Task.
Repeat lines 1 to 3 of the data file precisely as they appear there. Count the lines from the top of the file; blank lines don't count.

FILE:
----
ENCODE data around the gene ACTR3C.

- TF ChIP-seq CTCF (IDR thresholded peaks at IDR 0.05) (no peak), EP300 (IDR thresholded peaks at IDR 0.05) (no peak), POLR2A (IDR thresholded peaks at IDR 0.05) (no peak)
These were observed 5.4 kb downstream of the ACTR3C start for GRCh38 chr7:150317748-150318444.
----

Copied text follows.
ENCODE data around the gene ACTR3C.

- TF ChIP-seq CTCF (IDR thresholded peaks at IDR 0.05) (no peak), EP300 (IDR thresholded peaks at IDR 0.05) (no peak), POLR2A (IDR thresholded peaks at IDR 0.05) (no peak)
These were observed 5.4 kb downstream of the ACTR3C start for GRCh38 chr7:150317748-150318444.